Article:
Strictly speaking, a function (or method) signature is not a consistent term,2, 3 even within the same language.4, 5, 6, 7 But it's almost certainly the word you're looking for, because it'll be understood by almost any programmer.


  1. C++ Spec Draft n337, definition 1.3.17, signature does not include return type, because it is not necessary to resolve the function.

  1. "signature" does not include namespace information
  2. "signature" includes exceptions and modifiers like public, static, etc

  1. C++ "signatures" do not include return type
  2. C++ "signatures" do include return type.
  3. C++ "signatures" do not include return type, unless the function is the specialization of a template.
  4. C++ "signatures" include namespace (scope) information and "other miscellaneous" stuff...

  • I would include also at least what the method does when talking about its "spec". Depending on the focus of the day I may or may not include whatever additional information is necessary to implement the method. – a CVn Sep 22 '15 at 20:28
  • @MichaelKjörling, those are valid concerns, but those are pretty significant digressions from what most programmers would call a "signature". What the function does should be included in the function name, so it is indirectly part of the signature. Regardless, I don't think function behavior or implementation are what the asker intended. I will edit accordingly if it turns out he did. – kdbanman Sep 22 '15 at 20:44
  • Signature yes, "spec" no. (FWIW, I think your answer is quite good, and well cited.) – a CVn Sep 22 '15 at 20:45
  • Thanks for the feedback. I don't think the answer is quite so clear cut as "'spec' no". It depends on what is meant by spec - one could certainly come up with a reasonable definition of spec that includes function behavior and implementation guidelines. You're welcome to do that in your own answer. But like I said, I don't think those are what the asker intended. – kdbanman Sep 22 '15 at 20:51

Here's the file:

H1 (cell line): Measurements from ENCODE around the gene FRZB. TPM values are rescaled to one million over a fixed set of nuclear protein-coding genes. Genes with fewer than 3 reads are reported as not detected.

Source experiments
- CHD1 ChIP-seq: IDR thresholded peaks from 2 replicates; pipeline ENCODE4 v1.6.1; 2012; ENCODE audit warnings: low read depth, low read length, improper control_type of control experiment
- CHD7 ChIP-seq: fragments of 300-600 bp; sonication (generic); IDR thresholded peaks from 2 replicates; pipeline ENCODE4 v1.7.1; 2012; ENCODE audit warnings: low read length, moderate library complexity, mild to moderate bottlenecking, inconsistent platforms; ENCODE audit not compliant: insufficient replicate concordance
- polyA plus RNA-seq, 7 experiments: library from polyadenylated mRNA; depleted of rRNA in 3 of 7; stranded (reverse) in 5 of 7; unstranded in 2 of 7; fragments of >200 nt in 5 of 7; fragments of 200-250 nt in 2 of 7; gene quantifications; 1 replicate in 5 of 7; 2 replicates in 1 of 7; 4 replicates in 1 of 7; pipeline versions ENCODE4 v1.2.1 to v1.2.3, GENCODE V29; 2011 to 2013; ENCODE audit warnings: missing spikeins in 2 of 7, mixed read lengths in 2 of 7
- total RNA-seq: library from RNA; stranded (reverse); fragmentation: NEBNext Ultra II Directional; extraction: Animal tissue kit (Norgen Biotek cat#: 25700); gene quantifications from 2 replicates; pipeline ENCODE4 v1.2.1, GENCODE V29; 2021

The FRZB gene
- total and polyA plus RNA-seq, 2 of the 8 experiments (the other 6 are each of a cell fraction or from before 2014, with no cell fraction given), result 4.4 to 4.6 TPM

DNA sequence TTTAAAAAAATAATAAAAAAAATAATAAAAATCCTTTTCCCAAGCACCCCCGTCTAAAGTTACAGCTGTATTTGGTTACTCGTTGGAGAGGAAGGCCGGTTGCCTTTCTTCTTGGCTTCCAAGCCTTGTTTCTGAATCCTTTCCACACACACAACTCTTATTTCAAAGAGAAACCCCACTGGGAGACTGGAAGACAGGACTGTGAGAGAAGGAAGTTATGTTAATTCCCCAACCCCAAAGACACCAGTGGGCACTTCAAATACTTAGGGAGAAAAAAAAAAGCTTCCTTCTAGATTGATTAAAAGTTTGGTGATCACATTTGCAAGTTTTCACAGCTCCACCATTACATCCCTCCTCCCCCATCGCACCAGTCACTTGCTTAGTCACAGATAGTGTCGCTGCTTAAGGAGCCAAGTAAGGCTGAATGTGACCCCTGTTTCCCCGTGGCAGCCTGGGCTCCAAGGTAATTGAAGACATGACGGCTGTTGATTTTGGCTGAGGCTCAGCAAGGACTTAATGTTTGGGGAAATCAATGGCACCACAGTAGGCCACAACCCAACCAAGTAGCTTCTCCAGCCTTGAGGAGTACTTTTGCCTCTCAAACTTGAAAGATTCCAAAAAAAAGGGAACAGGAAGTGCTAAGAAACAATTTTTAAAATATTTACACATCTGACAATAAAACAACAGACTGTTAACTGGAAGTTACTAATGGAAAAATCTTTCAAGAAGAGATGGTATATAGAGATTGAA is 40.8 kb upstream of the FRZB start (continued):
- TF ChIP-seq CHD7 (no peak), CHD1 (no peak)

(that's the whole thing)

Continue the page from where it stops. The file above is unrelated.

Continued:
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    Upvoted because, though not language-agnostic, the C++ examples are (A) relevant to me and (B) illustrative of the confusion that so often surrounds human terminology – underscore_d Sep 23 '15 at 11:43
0

I believe the term is "contract". It defines the interface and what's expected of caller and callee; however it also covers things like allowed values of parameters which is not something many languages allow to be defined by the function or class definition, so the term "contract" might be broader in meaning than what you meant. I have seen it in several object oriented and Java specific programming books. I'm not sure if it's Java specific but I don't see why would it need to be. Signature is the other commonly used term but I grew to like "contract".

  • This is the best answer if question is really the name for "spec" of the function/method. The signature itself doesn't tell anything about what the method actually does, allowed range of parameters, non-functionnal contraints and so on... – ch7kor Sep 25 '15 at 16:07